Friday, February 23, 2007

Flight Plan: Crash Landing

Between living in a foreign country and being a family man, I rarely get to see any movies while they're still "new". Back home in Canada, being footloose and fancy free and living the life of Riley, I used to go to the movies all the time. When I first started dating my wife here in Japan we regularly went to the movies. (I remember our first "date", actually. She took me to see Deep Impact, which was then a "new" movie in Japan. I didn't have the heart to tell her that I'd seen it several months earlier, in fact the day before I came to Japan.) Since our wedding, however, my wife and I have not even once gone to a movie together, and the last movie I saw in a theater was The Return of the King. (Shit, how long ago was that?) These days I don't usually get to see new movies until they come out on TV, which in Japan usually means about two years after they've finished in the theaters.

Anyway, I want to write a bit about a movie that I saw on TV recently, Flight Plan. It's not a new or recent movie.

I wouldn't call myself a fan of Jodie Foster's movies, but I will say that, generally speaking, I've liked most of the movies I've seen her in. I didn't much like Flight Plan. In fact, calling it an unmitigated turd would, in my estimation, be an expression of restrained subtlety. It's difficult to figure out where to begin, but let's start with the basic "suspenseful" premise that was used to dupe unsuspecting (i.e. "gullible") viewers into theaters: a woman's child goes "missing" on an airplane. Right. First of all, there's nothing particularly suspenseful about something that common sense tells us is impossible. People do not go missing on airplanes. Secondly, if Foster's character is somehow delusional (a possibility the script does its best to put forward), then she's just a crazy woman on a plane. This might hold some suspense for us, but it would be a different movie. To put it briefly, a missing child is suspenseful, a missing child on an airplane is impossible, a missing imaginary child on an airplane (or anywhere) is stupid.

Anyway, defying all logic, the child has, in fact, been kidnapped from under Kyle's (Foster) nose and secreted away somewhere on the airplane. Nobody, not one fucking person, on the plane sees or remembers a man going somewhere on the plane with a young girl in his arms. The man, the kidnapper, as it turns out, is a sky marshal. His accomplice is one of the flight attendants. It's all part of a complicated (i.e. stupidly elaborate and illogical), Rube-Goldberg-device-like plot to extort a large sum of money from the airline and leave Kyle as the (dead) patsy. You see, they killed Kyle's husband and somehow managed to get themselves on the same flight back to the states. Kyle is some kind of airplane engineer, so they know she'll know where to look for her daughter and would have the necessary skills to plant a bomb on the plane. They've bribed a funeral home operator to tell the pilot that Kyle's husband killed himself and their daughter so everyone will think Kyle is crazy. Do I need to go on? For fuck's sake, whatever happened to just sticking a gun in someone's face and saying "give me the money"?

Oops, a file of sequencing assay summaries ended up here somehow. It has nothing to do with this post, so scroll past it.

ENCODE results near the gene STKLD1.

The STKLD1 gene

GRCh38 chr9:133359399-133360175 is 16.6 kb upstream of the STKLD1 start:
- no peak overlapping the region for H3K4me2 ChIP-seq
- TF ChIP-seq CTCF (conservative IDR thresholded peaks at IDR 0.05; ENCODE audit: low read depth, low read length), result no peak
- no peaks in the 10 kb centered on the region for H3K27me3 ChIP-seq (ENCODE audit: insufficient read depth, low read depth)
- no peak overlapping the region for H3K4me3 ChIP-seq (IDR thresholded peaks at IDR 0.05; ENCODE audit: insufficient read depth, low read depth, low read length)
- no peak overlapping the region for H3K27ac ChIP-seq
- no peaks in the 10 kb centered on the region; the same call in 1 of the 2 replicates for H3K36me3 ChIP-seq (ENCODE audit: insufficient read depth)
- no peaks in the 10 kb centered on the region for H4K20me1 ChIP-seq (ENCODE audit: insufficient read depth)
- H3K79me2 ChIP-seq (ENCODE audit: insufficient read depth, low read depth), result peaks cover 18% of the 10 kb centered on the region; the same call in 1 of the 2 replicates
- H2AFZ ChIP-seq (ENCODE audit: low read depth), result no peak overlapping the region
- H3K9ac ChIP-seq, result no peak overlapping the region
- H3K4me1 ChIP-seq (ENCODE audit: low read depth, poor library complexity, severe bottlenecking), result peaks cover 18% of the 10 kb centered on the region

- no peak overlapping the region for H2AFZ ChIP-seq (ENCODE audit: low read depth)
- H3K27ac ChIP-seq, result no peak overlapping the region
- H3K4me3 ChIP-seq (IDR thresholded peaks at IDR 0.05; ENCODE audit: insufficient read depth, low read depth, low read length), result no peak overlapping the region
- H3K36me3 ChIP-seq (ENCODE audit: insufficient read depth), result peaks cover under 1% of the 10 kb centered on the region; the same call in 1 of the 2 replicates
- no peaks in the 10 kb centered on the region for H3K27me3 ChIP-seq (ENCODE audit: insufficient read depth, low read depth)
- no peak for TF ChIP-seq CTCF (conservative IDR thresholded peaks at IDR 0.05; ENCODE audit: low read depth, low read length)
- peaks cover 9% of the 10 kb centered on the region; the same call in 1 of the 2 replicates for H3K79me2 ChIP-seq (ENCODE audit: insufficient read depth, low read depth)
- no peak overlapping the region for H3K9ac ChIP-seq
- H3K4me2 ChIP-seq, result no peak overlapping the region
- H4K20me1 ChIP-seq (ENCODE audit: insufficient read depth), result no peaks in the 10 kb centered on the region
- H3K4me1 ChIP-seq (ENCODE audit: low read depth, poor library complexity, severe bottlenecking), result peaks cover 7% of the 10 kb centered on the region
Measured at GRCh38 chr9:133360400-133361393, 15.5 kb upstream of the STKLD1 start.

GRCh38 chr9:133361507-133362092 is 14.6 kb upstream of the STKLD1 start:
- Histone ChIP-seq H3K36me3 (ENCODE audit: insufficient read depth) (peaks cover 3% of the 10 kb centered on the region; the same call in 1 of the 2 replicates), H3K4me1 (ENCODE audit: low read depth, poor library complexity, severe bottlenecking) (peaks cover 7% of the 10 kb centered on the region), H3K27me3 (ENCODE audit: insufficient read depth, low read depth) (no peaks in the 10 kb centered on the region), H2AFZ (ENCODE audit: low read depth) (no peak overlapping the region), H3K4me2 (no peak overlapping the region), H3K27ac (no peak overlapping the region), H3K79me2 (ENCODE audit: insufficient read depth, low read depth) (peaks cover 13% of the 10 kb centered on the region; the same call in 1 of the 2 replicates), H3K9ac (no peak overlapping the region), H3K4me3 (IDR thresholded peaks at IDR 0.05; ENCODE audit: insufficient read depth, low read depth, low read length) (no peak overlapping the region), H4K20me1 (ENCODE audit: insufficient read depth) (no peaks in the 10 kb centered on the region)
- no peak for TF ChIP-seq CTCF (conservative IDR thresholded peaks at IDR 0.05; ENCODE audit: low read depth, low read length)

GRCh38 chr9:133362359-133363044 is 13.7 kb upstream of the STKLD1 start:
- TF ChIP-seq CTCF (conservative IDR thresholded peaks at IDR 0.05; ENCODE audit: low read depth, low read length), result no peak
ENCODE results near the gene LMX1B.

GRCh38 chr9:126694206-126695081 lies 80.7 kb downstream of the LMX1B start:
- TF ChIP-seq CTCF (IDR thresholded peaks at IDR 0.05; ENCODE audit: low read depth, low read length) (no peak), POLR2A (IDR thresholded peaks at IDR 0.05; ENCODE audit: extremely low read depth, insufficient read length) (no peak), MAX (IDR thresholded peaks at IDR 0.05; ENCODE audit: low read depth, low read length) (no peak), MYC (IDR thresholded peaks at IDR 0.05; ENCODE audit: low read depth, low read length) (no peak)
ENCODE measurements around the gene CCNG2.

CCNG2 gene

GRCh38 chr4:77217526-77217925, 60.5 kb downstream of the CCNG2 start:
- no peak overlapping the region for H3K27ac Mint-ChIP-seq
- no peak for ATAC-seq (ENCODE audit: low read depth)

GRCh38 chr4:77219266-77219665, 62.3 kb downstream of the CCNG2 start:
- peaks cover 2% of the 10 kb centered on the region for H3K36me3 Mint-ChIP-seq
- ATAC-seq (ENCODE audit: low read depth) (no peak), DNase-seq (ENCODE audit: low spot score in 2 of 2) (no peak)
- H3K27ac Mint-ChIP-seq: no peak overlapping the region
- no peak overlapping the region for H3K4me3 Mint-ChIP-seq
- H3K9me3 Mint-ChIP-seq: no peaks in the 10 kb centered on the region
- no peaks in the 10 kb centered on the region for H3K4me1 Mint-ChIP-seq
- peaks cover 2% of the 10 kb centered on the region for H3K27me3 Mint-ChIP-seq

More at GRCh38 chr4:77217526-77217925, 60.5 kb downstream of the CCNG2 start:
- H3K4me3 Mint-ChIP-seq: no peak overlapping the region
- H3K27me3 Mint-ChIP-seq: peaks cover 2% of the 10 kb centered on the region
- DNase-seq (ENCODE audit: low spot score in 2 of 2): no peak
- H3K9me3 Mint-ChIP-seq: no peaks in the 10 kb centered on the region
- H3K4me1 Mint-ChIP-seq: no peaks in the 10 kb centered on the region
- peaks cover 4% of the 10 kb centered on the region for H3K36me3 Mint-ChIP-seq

Before we learn the identity of the kidnappers, there's an interesting moment when the plot tries to decoy us with some Arabs who happen to be on the plane. Kyle "remembers" seeing some Arabs "spying" on her. It must be the fucking Arabs! As we learn, however, it's not the Arabs (although, strangely, this movie would have made a lot more sense if it had been the Arabs, negative stereotypes notwithstanding). Having presented the not-bad-guys Arabs, however, this script can't even be bothered to muster some basic symmetry by having them, at some crucial point, help Foster's character. As for the actual bad guy, the sky marshal, at no point in the movie are we given even an inkling as to what motivates him. Is he unhappy with his pension plan? Was he beaten with a toy airplane when he was a child? Does being a sky marshal disqualify you from collecting air miles? We'll never know...

Is it just me, or does economy class on a "movie airplane" seem a lot more spacious?

1 comment:

  1. Wow. I had thought it was bad, but you really gave me another bunch of reasons to support and prove the theory.
    Poor Jodie. She didn't take into account that not all the moviegoers are the average morons.